Food supplements and medicinal plants

Food supplements

Medicinal plants

  • Turmeric: Enhances the anti-inflammatory effect.
  • Ginger: Promotes digestion and also has an anti-inflammatory effect.
  • Lavender: Combined, it can enhance the calming and sleep-promoting effect.

Foods rich in basil

It is found in many Italian and Mediterranean dishes. Typical examples are:

  • Pesto: sauce made from fresh basil, pine nuts, garlic, parmesan and olive oil.
  • Caprese salad: Salad made from tomatoes, mozzarella, basil and olive oil.
  • Pasta sauces: Many tomato sauces contain basil as a spice.

Basil: side effects and overdose

Side effects

It is safe and well tolerated in most cases. Occasionally, allergic reactions such as skin rashes or breathing difficulties may occur. External application of basil oil can cause skin irritation, especially on sensitive skin.


Excessive consumption, especially of basil oil, can lead to gastrointestinal complaints such as nausea and vomiting. High doses can also impair blood clotting and increase the risk of bleeding.

Natural medicinal forms

Basil is used in various forms in natural medicine:

  • Aromatherapy: basil oil is used to reduce stress and elevate mood.
  • Phytotherapy: It is used as a tea or extract to treat digestive problems and inflammation.
  • Traditional Chinese Medicine (TCM): It is used to treat respiratory diseases and to strengthen the immune system.

It is a versatile and valuable medicinal plant that has a supportive effect in many areas of health. Its wide range of applications and easy integration into the daily diet make it an indispensable part of naturopathy.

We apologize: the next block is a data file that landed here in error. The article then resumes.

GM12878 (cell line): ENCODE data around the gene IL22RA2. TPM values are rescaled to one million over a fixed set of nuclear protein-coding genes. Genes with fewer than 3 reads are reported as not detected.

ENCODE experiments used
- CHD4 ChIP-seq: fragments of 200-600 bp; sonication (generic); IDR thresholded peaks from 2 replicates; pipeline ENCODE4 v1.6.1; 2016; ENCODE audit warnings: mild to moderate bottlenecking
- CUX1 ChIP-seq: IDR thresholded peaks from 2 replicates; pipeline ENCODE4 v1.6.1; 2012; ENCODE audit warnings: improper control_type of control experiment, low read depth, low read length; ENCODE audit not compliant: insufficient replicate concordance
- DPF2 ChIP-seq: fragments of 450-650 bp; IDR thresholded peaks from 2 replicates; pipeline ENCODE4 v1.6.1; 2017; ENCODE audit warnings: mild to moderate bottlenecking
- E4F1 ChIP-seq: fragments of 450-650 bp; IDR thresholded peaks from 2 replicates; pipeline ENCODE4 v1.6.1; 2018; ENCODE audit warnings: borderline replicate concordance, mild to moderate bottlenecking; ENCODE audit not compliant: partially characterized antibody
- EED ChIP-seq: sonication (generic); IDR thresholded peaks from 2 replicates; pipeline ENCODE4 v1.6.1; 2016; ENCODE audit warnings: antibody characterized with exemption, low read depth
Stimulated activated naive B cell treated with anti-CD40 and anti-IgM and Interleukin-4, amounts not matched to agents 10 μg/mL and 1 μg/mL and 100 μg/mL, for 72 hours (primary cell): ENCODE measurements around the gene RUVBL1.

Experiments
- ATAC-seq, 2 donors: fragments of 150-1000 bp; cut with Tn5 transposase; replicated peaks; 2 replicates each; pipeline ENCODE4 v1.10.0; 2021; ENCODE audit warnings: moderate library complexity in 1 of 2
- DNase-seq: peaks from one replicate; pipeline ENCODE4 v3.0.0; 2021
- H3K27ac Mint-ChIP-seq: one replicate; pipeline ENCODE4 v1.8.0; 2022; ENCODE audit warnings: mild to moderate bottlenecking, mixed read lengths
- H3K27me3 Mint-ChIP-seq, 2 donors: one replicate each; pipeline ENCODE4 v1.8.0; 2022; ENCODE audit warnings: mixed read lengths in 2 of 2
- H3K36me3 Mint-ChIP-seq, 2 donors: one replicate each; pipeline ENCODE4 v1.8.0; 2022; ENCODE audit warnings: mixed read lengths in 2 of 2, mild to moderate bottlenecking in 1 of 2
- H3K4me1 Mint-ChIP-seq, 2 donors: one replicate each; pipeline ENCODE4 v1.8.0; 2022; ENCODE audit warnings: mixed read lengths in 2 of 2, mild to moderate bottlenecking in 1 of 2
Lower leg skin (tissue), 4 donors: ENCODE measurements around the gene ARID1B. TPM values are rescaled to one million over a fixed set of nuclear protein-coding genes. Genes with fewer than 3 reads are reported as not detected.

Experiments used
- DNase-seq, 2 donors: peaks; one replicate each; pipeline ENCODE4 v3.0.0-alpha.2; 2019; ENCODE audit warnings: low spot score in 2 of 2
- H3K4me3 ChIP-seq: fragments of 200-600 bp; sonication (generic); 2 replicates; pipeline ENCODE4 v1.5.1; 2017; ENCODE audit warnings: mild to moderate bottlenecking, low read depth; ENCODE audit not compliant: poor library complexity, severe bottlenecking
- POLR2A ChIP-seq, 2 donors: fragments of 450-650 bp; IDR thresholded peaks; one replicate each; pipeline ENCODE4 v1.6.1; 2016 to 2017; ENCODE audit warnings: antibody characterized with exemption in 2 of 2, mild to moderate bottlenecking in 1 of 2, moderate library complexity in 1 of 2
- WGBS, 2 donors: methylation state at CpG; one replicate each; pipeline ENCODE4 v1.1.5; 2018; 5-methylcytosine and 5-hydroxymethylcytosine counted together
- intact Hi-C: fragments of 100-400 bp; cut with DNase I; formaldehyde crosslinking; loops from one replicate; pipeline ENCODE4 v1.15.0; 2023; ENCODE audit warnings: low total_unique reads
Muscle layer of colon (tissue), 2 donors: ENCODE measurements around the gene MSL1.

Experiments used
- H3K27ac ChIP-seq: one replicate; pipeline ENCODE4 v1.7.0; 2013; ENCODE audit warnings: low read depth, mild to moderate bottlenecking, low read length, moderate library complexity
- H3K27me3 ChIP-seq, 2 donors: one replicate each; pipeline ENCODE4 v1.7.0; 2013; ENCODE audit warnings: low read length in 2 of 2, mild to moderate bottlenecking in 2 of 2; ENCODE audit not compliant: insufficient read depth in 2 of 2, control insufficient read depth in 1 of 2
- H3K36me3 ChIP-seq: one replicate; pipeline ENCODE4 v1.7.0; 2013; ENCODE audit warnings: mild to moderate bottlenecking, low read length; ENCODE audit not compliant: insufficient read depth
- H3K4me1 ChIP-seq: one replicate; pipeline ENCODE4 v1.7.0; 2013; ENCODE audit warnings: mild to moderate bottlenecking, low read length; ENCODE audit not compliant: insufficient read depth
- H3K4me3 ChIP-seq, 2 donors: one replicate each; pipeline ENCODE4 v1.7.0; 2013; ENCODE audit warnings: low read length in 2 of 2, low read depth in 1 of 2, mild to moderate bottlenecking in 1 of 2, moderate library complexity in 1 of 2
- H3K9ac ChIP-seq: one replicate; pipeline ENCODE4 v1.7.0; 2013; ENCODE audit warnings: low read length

Basil: history and culture

Origin and distribution

It has a rich and varied history that is deeply rooted in cultures around the world. It was first discovered in India and used in traditional Ayurvedic medicine. From there, the plant spread to Europe via the Middle East. In ancient Greece and Rome, it was known as the “royal herb” and was often used in religious ceremonies.

Symbolism and mythology

Basil is symbolically and mythologically revered in many cultures. In India, it is dedicated to the goddess Tulsi and is considered sacred in many households. In ancient Egypt, it was used in embalming and the Greeks believed that it should grow on the graves of the deceased to ensure a safe passage to the afterlife.

Medical research

Modern findings

In modern medical research, basil continues to be studied intensively. Studies have shown that the compounds it contains, such as eugenol, linalool and apigenin, offer a range of health benefits. These compounds act as powerful antioxidants and can help reduce oxidative damage in the body.

Clinical studies

Clinical studies have investigated the effectiveness in the treatment of diabetes, cardiovascular disease and chronic inflammation. One study showed that regular consumption of basil extract can lower blood sugar levels in patients with type 2 diabetes. Another study found that basil oil can alleviate the symptoms of arthritis and improve general mobility.

Practical application in everyday nutrition

Recipes and preparation suggestions